[HDS08-P08] Sliding direction of the landslide that caused the 1998 Papua New Guinea tsunami
Keywords:The 1998 Papua New Guinea tsunami, submarine landslide tsunami, seismic waves from landslides
We tried to construct synthetic records for the observed records at JAY and PMG by the method of Takeo (1985) . To fit the synthetic records to the observed ones, various horizontal force directions were assumed, and checked cross-correlation functions between them. The landslide start time was adjusted to fit the synthetic waves to the waveform at JAY, and it was 12 min and 29 s after the mainshock origin time. The peak amplitudes of synthetic records were adjusted to the observed ones. The figure shows the comparison between the observed and synthetic records. The force size was estimated at 2-6 X1012 N, and a landslide duration of 40 s showed the best fit. This force value was of the same order of magnitude estimated based on tsunami simulations in previous studies. The volume and the acceleration assumed for the tsunami simulations were confirmed with the observed seismic waves. The force of 6X1012 N is comparable to the force estimated by Kanamori and Given (1982) for the debris avalanche associated with the 1980 Mt St. Helens eruption (1013N). The seismic waveform comparisons indicated that the force direction was oriented northeastward for both JAY (N72E) and PMG (N55E). A northward landslide was assumed in many previous tsunami simulations. There would be a possibility that the slump motion may have been oriented northeastward, which is along the downward direction of the topography.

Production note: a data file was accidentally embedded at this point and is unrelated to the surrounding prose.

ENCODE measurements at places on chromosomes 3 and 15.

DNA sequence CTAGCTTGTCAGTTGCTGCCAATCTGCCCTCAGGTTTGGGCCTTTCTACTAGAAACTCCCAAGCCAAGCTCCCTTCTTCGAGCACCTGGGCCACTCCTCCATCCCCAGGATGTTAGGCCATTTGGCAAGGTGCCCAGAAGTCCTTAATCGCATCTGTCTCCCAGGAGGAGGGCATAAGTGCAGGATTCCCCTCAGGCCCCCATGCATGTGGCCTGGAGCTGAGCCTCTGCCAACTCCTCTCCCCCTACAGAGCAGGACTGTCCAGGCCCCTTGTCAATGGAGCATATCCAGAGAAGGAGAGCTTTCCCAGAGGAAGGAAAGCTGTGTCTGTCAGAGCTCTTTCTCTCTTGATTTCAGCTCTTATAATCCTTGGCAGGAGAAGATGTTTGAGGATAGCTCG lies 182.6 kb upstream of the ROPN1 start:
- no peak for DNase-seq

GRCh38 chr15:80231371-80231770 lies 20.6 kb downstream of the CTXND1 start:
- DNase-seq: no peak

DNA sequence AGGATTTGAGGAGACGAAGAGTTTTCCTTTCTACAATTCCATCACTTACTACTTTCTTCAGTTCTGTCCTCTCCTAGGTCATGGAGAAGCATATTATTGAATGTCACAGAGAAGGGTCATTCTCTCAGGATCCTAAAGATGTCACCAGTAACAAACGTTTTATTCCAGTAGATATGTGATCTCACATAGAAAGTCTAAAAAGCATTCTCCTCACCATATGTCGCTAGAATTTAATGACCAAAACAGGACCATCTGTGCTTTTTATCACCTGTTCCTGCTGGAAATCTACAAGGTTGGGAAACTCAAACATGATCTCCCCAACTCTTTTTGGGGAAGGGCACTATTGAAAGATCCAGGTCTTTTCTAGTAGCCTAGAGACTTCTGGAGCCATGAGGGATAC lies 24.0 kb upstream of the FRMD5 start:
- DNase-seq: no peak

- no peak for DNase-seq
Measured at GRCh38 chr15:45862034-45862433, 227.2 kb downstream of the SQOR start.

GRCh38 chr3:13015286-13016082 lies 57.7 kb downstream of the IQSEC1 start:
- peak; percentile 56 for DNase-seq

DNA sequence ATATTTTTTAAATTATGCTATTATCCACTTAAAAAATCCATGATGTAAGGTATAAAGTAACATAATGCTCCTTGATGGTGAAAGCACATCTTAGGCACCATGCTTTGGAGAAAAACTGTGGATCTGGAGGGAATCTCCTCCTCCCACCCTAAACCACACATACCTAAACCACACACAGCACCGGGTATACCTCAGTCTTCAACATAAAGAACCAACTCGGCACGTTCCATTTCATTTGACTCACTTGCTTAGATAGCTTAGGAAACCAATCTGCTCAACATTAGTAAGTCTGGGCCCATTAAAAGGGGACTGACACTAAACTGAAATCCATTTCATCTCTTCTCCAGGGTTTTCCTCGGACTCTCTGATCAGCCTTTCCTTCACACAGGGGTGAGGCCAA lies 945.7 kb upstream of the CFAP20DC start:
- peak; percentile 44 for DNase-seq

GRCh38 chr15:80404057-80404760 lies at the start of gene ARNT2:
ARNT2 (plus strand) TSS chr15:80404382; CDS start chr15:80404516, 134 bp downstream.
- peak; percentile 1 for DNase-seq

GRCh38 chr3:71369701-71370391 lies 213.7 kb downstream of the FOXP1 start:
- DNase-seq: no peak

We used seismic data archived at the Earthquake Research Institute (The University of Tokyo) and at the Incorporated Research Institutions for Seismology.